The upgraded MQ-1C Gray Eagle drone, often known as the “Gray Eagle,” is probably on its way to Ukraine soon.
The American MQ-1C Gray Eagle reconnaissance and attack drone will be delivered to the Ukrainian military in a modernised form, and equipment that might endanger Washington should it accidentally fall into enemy hands has been replaced. The American MQ-1C Gray Eagle reconnaissance and attack drone will be delivered to the Ukrainian military in an upgraded form, and equipment that would endanger Washington should it accidentally fall into enemy hands has been replaced. After speaking with a senior Pentagon source, CNN reported that the US had declined to give Ukraine the MQ-1C Gray Eagle UAV. The main justification given was that the US feared Russia would obtain the aircraft and its “secret technology,” endangering the US’s national security.
The Pentagon is currently working on a solution to this problem, which involves changing the drones so they can be transferred to Ukraine without being used as a means of transporting “secret technology.” The Pentagon is considering how to alter the drones to make it feasible for the loss and the sensitive technology to be less harmful, facilitating the delivery.
This information was also confirmed by the US Congress, which even stated that there are specific technical solutions to make drones “safe to deliver,” but that everything hinges on time and money, and that this is also a very time-consuming process. All things considered, developing a high-tech drone into anything useful takes a significant amount of time and money. The Pentagon is currently assessing the action’s value and potential outcomes. The US defence company General Atomics created the unmanned aerial vehicle known as the MQ-1C Gray Eagle in the 2000s. It has been in use since 2009. With a length of 8.53 metres, a wingspan of 17 metres, a height of 2.1 metres, and a maximum takeoff weight of 1,633 kilogrammes, this reconnaissance and attack drone is rather big.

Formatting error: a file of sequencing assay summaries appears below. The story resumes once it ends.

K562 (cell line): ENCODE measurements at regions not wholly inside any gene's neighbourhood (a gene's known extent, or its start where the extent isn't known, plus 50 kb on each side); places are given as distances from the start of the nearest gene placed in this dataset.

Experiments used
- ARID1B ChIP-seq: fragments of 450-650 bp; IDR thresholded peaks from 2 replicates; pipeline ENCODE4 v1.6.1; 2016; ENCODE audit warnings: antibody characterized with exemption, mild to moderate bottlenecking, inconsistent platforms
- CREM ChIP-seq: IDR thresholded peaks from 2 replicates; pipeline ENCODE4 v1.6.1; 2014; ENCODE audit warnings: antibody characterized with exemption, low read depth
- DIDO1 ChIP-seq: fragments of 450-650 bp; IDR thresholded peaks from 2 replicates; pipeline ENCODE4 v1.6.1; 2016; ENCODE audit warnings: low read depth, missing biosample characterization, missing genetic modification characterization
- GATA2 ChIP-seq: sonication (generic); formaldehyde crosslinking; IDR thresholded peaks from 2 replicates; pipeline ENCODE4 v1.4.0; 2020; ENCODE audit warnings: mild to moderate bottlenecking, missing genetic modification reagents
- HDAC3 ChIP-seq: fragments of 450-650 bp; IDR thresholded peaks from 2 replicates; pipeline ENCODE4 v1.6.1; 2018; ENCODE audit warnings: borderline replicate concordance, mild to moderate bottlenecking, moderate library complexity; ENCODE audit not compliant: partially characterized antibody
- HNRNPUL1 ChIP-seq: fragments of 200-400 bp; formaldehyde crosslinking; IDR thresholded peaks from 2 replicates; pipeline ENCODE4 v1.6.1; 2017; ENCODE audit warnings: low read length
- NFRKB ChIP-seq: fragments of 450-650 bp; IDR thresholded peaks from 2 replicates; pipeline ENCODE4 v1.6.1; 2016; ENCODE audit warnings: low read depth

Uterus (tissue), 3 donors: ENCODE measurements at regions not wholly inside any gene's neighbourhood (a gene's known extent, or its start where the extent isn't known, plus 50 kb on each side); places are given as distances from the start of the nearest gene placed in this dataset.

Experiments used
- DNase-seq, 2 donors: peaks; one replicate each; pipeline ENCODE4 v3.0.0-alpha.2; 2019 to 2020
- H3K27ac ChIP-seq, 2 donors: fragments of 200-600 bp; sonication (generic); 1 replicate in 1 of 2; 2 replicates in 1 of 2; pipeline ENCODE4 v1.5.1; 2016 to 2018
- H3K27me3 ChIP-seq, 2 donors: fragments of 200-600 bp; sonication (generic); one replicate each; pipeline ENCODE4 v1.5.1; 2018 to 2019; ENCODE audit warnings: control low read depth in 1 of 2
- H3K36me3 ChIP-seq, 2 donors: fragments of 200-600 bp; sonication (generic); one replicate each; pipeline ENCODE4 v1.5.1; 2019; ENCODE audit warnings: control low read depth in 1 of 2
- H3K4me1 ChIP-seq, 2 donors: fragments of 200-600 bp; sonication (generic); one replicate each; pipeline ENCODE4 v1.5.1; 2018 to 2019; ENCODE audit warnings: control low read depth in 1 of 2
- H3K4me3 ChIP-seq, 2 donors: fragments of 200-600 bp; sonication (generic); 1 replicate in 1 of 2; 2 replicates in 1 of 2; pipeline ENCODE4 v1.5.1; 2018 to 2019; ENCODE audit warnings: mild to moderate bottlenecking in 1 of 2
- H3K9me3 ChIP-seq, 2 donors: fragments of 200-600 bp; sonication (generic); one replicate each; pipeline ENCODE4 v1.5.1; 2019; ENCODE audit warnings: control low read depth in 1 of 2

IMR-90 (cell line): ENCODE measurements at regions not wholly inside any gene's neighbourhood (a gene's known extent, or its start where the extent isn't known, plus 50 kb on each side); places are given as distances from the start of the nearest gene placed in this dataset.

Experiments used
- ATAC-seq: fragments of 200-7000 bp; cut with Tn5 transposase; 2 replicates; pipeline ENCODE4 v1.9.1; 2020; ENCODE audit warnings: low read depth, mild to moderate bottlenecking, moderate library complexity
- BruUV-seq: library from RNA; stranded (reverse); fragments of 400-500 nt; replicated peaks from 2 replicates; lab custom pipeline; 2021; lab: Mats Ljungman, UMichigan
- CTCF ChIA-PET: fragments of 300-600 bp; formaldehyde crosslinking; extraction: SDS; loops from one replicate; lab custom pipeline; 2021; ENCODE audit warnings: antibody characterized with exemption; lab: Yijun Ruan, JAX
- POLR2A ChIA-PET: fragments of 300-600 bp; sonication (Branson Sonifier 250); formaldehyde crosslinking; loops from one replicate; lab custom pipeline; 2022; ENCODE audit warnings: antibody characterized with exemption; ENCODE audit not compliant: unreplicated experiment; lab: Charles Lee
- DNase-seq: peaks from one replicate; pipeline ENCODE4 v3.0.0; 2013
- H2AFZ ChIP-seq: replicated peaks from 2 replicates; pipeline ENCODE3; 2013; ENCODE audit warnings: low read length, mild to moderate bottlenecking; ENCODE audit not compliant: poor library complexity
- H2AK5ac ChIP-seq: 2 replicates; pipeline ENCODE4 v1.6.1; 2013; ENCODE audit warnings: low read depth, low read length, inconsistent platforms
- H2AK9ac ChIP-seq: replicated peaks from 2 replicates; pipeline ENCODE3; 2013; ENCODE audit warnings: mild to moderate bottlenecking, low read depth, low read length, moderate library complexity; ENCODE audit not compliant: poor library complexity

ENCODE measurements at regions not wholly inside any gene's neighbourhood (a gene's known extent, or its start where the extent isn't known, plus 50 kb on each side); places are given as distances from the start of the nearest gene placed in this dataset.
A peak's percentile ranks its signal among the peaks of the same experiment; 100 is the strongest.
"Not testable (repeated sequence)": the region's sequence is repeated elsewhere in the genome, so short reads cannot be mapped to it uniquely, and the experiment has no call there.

The MQ-1C can travel at a top speed of 309 km/h thanks to its Thielert Centurion 1.7 turboprop engine, which has a 165 horsepower rating. More than 8,839 metres are the maximum height of this UAV. The MQ-1C is fitted with the AN/ZPY-1 STARLite radar, which, according to Northrop Grumman Defense Industry Corporation, can identify moving targets at a distance of up to 8 km, including ground-based people. AGM-114 Hellfire air-to-surface missiles, AIM-92 Stinger air-to-air missiles, or bombs like the GBU-44/B Viper Strike can all be carried by the MQ-1C depending on the combat mission. It is equipped with four under-wing pylons.
Since the beginning of a special military operation by Russia on February 24, Ukraine has used a variety of shorter-range UAVs against the Russian Army, including the Bayraktar-TB2 and the RQ-20 Puma AE produced by Turkey and the US company AeroVironment.
The MQ-1C Gray Eagle outperforms the Bayraktar-TB2 in terms of being able to use more sophisticated ammunition, operating at higher altitudes, and having a much longer range. The Russian Army could run into a lot of difficulties if the MQ-1C Gray Eagle shows up on the Ukrainian battlefield.